The History of Shusui Koi Shusui koi have a long and storied history. They were first developed in Japan in the early 20th century, and quickly became a favorite among koi enthusiasts. The name “Shusui” comes from the Japanese word for “autumn water,” which is a fitting description for the fish’s unique coloration.

The Characteristics of Shusui Koi Shusui koi are known for their vibrant blue and white scales, which are arranged in a unique pattern. The blue scales are typically located on the fish’s back, while the white scales are found on the belly and fins. This creates a striking contrast that makes the fish stand out in any pond or aquarium.

In addition to their coloration, shusui koi are also known for their hardiness and longevity. These fish can live for decades, and with proper care, can reach lengths of up to 36 inches.

The Care of Shusui Koi Caring for shusui koi is relatively easy, but it does require some specific attention to detail. These fish require a clean and well-oxygenated environment, and they should be kept in a pond or aquarium that is at least four feet deep. The water temperature should be kept between 60 and 72 degrees Fahrenheit, and the pH level should be between 6.5 and 8.0.

Shusui koi also require a healthy diet, which should include a variety of high-quality koi food, as well as fresh fruits and vegetables. They also require a consistent routine of feedings, as well as regular water changes to keep the environment clean and healthy.

Conclusion Shusui koi are a beautiful and unique variety of koi fish that are sure to add color and elegance to any pond or aquarium.

With their striking blue and white scales and hardy nature, they make a great addition to any koi collection. If you are considering adding shusui koi to your pond or aquarium, be sure to research the proper care and maintenance requirements to ensure that they thrive in their new home.

The History of Shusui Koi:
Shusui koi have a long and storied history. They were first developed in Japan in the early 20th century, and quickly became a favorite among koi enthusiasts.

The name “Shusui” comes from the Japanese word for “autumn water,” which is a fitting description for the fish’s unique coloration. These fish are considered to be one of the most precious varieties of koi in Japan, and their beauty and elegance is highly sought after by koi enthusiasts around the world.

The Characteristics of Shusui Koi:
Shusui koi are known for their vibrant blue and white scales, which are arranged in a unique pattern. The blue scales are typically located on the fish’s back, while the white scales are found on the belly and fins.

This creates a striking contrast that makes the fish stand out in any pond or aquarium. Additionally, Shusui koi have a hardy and robust body structure that can withstand different water conditions and temperature changes. They also have a good longevity, which means they can live for many years with proper care.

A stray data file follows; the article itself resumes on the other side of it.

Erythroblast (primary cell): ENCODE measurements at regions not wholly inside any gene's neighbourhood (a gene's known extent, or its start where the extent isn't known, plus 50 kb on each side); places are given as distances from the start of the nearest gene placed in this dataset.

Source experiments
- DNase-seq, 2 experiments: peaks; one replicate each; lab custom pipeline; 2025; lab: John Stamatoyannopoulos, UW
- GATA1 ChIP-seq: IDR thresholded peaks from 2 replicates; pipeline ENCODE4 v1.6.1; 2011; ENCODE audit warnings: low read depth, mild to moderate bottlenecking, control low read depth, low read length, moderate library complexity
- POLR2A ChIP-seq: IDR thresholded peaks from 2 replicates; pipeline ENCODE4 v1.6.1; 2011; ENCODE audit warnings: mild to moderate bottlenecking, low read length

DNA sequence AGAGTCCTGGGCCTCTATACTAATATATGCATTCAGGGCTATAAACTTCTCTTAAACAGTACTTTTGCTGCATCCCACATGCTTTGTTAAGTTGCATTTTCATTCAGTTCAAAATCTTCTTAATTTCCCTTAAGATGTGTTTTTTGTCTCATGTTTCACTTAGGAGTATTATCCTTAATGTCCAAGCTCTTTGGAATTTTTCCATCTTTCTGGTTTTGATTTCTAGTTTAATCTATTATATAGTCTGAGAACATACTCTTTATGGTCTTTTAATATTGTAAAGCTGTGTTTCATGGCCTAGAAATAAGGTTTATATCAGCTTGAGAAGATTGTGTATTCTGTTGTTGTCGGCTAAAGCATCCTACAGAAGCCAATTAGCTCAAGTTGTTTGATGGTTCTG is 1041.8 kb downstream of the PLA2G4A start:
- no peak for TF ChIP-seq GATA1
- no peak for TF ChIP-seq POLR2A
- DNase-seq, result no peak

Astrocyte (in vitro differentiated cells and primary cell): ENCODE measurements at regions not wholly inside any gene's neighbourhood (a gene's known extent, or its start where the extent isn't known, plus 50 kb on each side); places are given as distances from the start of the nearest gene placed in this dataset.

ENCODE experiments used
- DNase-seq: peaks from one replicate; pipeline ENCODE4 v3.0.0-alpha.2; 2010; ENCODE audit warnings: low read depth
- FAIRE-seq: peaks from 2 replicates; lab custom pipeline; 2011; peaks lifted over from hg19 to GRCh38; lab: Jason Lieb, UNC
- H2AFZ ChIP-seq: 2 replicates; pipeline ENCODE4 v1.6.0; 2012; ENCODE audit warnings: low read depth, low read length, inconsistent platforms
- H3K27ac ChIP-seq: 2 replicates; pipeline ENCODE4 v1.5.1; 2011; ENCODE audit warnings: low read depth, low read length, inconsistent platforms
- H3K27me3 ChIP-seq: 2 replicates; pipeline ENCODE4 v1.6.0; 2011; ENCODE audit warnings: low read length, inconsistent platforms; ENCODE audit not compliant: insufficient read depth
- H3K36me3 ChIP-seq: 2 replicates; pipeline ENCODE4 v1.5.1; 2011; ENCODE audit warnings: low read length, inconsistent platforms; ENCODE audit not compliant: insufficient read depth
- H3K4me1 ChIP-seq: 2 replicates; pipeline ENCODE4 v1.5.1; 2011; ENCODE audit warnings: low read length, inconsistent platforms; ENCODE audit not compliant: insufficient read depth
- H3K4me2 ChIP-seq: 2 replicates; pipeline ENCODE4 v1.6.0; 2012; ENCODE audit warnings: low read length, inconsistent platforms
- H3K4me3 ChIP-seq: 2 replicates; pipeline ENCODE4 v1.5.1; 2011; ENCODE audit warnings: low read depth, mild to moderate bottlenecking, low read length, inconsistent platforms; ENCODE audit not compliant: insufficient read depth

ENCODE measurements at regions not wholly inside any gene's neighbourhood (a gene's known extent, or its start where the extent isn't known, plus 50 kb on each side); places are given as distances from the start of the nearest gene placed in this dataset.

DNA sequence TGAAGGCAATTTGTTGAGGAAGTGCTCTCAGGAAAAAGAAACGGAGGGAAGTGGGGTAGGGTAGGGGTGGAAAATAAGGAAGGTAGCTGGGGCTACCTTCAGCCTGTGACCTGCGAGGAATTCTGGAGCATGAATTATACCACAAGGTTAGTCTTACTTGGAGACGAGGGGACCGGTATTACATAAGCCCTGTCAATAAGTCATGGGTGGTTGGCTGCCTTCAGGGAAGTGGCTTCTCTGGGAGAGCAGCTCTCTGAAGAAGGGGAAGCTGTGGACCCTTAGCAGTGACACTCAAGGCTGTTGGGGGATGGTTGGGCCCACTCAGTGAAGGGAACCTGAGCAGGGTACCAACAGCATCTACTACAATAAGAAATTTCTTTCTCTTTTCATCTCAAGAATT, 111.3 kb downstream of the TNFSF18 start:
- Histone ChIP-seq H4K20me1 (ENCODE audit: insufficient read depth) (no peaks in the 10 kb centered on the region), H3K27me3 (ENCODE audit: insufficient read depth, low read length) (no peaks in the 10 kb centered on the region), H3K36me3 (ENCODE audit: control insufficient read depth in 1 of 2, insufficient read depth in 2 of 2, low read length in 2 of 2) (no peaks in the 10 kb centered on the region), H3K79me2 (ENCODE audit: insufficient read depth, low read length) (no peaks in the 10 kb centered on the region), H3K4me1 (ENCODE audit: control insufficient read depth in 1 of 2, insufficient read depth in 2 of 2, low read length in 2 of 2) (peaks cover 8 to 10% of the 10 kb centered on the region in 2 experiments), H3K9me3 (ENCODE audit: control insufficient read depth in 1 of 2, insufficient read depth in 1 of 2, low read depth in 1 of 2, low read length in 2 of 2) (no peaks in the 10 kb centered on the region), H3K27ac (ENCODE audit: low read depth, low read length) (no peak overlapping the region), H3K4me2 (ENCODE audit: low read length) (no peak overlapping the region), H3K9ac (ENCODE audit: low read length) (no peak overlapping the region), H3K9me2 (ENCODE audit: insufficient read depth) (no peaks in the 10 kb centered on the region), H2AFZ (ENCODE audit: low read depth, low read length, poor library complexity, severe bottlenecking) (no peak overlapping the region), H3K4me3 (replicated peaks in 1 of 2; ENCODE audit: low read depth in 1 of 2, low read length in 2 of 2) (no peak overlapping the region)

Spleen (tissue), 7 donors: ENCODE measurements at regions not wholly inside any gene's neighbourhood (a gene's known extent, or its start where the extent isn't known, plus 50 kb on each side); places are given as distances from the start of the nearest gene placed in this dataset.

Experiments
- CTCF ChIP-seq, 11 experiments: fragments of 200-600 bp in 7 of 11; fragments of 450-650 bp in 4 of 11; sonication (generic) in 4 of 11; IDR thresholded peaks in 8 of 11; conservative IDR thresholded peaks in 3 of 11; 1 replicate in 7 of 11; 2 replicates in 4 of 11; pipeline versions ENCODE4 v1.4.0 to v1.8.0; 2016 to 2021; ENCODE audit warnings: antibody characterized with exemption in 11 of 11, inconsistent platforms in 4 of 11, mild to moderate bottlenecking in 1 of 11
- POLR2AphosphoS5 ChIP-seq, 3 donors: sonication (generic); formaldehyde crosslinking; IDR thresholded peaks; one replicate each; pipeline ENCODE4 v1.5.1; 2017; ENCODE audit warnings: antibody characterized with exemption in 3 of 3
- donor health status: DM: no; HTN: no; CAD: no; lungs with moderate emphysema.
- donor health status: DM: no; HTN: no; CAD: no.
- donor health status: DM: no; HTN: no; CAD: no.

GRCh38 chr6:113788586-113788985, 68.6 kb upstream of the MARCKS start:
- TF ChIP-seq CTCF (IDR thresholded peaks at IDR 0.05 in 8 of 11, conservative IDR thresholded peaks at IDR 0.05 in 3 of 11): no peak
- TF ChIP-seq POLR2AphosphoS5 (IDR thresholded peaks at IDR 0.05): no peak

The Care of Shusui Koi:
Caring for shusui koi is relatively easy, but it does require some specific attention to detail. These fish require a clean and well-oxygenated environment, and they should be kept in a pond or aquarium that is at least four feet deep.

The water temperature should be kept between 60 and 72 degrees Fahrenheit, and the pH level should be between 6.5 and 8.0. It is also crucial to maintain a consistent routine of feedings, and to provide them with a variety of high-quality koi food, as well as fresh fruits and vegetables. Regular water changes and proper filtration are also important for the overall health of the fish.

The Breeding of Shusui Koi:
Shusui koi can be selectively bred to enhance their already beautiful blue and white coloration. This process is known as “line breeding,” and it involves selecting the best fish from a particular bloodline and breeding them together to produce offspring that possess the desired characteristics.

It’s a long process, and only experts should attempt to breed Shusui koi, as it requires a deep understanding of genetics and koi breeding. Breeding Shusui koi can be a rewarding experience, but it is also important to remember that it is a serious responsibility that should not be taken lightly.

Conclusion:
Shusui koi are a beautiful and unique variety of koi fish that are sure to add color and elegance to any pond or aquarium. With their striking blue and white scales, hardy nature and longevity, they make a great addition to any koi collection.

These fish are not only a visual pleasure but also a great stress reliever for many koi enthusiasts. However, owning a Shusui koi also comes with a responsibility of providing them with proper care and maintenance, to ensure that they thrive in their new home.

shusui koi people ask

How do you pick a shusui koi?
The head of Shusui should be a white or pale blue-ish color, just like that of the Asagi. The head should be clear of any discoloration or spots.

Large extending red cheeks are common. When it comes to the body of the Shusui koi, there are no specifics to look for when it comes to patterns.

Learn more about different types of koi and Koi fish facts to learn koi fish history orgin etc